1997 JR Macdonald Lab
Departmental Newsletter Article

Note that no attempt has been made to maintain the links in older newsletters.

Pat Richard


The J. R. Macdonald Laboratory has just completed another exciting year of research. We have submitted our renewal proposal to the Department of Energy for research beginning in February 1997. The indication from DOE is that we will receive 1.955 million dollars for FY-97. This represents a 2% increase in funding which is good in view of the budget cutting efforts in Washington. This is the third year of our three year research proposal and therefore during the upcoming year we will be very busy proposing and justifying research to be done over the next three years, and entertaining an external scientific review panel, if things are done as in the past.

Lew Cocke, Dea Richard and I made a trip last January to DOE, Germantown, to visit with Patricia Dehmer, the new head of the Office of Basic Energy Sciences to familiarize her more with the Macdonald Laboratory and to make a case for funds to help support our outside user program. We did make some progress in this direction in that she said we will be eligible for such funds in FY-98 if we meet certain criteria. The other very positive thing that came from the visit is the acquisition of 200 thousand dollars from Robert Marianelli, head of the Division of Chemical Sciences, for replacing our computer-based data acquisition system. Kevin Carnes has been busily involved with the development of the new system which will replace the four existing DEC computer based systems we obtained in 1985. You can ask him about the details. The prototype has been successfully tested and the new computers are on order. We hope to have the new system in operation during January '97.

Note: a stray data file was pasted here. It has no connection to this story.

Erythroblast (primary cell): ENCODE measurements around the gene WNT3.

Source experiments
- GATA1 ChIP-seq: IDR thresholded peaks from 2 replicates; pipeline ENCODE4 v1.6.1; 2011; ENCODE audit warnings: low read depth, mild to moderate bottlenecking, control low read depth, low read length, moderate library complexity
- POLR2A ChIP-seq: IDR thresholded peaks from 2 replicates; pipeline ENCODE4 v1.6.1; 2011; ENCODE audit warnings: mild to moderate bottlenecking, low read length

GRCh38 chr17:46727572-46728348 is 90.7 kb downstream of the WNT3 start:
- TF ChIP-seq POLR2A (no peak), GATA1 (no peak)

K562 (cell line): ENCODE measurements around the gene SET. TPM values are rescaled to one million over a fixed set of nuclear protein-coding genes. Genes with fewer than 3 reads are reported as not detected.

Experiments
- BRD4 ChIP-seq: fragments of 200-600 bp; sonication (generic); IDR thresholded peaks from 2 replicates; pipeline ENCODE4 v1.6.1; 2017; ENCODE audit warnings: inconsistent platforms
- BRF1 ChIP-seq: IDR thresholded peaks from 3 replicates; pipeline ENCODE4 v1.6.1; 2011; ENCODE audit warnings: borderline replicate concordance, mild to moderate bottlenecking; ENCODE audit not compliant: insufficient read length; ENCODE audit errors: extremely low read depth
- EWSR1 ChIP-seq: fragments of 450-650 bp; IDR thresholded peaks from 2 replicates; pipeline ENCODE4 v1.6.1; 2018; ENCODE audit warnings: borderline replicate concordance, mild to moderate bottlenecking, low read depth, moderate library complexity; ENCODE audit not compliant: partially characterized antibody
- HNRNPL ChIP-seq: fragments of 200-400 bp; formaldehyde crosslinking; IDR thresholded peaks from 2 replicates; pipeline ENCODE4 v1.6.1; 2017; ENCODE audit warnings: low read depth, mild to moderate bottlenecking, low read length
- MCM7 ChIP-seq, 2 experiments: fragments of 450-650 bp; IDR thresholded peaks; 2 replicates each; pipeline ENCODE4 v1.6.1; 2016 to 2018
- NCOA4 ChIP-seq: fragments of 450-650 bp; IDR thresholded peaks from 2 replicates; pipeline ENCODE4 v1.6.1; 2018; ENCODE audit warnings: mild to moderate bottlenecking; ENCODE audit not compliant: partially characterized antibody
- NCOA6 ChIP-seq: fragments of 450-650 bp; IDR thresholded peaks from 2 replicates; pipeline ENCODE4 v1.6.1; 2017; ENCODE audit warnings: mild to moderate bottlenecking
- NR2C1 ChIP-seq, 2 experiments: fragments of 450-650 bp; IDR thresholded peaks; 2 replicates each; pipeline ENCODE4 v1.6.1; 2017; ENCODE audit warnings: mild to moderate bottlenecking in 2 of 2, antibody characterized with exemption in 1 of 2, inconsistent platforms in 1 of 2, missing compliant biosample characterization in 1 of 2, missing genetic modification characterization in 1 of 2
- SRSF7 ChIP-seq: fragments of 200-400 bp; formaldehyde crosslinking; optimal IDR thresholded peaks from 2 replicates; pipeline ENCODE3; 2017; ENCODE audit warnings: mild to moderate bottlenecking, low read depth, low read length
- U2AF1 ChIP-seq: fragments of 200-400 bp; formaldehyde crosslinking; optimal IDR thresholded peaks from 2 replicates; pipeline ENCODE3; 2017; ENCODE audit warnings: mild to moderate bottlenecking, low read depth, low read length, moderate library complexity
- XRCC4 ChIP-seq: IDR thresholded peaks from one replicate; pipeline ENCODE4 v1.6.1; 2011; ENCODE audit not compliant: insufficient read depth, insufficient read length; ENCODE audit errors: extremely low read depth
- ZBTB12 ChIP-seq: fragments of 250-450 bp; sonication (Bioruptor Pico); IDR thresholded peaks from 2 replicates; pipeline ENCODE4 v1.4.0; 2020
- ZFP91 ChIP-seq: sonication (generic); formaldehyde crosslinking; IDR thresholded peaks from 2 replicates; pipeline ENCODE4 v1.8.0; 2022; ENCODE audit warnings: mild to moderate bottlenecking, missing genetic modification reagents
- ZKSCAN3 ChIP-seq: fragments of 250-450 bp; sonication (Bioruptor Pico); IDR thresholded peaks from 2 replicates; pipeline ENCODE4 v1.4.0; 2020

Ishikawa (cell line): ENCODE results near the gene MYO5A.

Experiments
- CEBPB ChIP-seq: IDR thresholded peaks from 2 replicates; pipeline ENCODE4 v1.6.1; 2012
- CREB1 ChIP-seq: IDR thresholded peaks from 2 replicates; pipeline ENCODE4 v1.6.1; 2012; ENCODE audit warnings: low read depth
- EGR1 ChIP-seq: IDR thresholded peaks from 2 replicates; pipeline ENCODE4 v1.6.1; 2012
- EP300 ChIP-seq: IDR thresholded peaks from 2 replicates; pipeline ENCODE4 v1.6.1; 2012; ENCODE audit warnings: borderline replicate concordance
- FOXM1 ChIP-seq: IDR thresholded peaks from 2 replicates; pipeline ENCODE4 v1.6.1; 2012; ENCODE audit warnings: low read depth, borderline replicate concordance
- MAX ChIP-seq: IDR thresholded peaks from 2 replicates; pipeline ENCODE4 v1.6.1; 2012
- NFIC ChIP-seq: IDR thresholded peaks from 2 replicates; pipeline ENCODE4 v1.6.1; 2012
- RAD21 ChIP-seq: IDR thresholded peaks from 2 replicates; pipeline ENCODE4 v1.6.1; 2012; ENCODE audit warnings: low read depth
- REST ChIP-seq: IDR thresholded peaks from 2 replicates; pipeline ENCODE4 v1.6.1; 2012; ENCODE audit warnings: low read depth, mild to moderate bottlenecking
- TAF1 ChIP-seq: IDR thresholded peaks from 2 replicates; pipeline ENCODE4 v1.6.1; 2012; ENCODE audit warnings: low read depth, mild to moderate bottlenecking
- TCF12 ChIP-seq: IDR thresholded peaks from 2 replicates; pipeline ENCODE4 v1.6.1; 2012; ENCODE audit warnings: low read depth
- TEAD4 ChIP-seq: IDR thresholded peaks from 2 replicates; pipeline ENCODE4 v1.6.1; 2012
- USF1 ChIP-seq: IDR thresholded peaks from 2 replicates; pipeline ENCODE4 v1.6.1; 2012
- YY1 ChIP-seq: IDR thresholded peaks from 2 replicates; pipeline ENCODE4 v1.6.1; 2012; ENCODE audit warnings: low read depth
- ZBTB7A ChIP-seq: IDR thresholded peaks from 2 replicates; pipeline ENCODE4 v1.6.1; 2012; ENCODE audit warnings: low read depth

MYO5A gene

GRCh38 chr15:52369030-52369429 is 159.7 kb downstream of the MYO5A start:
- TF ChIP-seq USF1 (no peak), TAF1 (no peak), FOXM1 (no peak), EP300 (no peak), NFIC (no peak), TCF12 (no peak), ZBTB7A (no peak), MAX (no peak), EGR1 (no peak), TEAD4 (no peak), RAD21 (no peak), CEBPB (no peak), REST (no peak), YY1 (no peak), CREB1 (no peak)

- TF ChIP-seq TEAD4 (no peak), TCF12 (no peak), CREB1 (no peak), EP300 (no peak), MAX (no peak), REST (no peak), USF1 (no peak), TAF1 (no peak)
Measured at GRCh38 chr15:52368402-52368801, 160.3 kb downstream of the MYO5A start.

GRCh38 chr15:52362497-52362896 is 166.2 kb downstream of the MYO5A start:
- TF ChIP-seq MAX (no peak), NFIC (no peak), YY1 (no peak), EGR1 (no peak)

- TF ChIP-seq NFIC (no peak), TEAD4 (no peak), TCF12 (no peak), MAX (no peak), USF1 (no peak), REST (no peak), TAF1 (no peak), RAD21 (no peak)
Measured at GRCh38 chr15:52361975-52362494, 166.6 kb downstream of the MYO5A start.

The laboratory also has received an FY-96 grant for 395 thousand dollars from the DOE Accelerator and Reactor Improvement Projects (ARIP) fund. This is our second grant from this fund. Tom Gray and Martin Stockli are busily using these funds to keep the tandem-LINAC and the CRYEBIS facilities at a state-of-the-art level. Martin with the help of Paul Gibson continues to make many improvements to CRYEBIS in order to accommodate new experiments and new users. They have developed new high charge ion beams and recently installed a fast pulsed beam extraction system. Tom Gray with the help of Bob Krause, Mike Wells, and Al Rankin, has used these funds to upgrade the tandem with a new improved column resistor chain, a new 64 position foil stripper, and a pumping system in the terminal of the accelerator. A new upcharge system is in the planning stage. Kevin with the help of Steve Kelly has installed on the LINAC the new RF electronics designed by Argonne National Lab. Vince Needham can condition and ready the LINAC much more efficiently with the new system. A new computer control system for the LINAC is also in the planning stage. There is more but no room here to discuss. Come visit us and I promise you a very interesting tour of the Lab.


As I reported last year the number of visitors, collaborators and users continues to rise. Since many of you know these people and since many are return visitors, a somewhat complete list follows:

  • Steve Lundeen, Charles Fehrenbach, and Dan Fischer,
      Colorado State University
  • Emanuel Kamber, John Tanis, and Peter Zavodszky,
      Western Michigan University
  • Hiro Tawara,
      Nagoya, Japan
  • K Langbein and H Haseroth,
      CERN, Geneva, Switzerland
  • W Morz and E Woryna,
      Warsaw, Poland
  • J. Krasa,
      Prague, Czech Republic
  • M Terasawa and T Sekioka,
      Himeji Institute, Japan
  • Bob DuBois,
      University of Missouri-Rolla
  • Jean-Pierre Briand, B Borsoni, and M Ramassamy,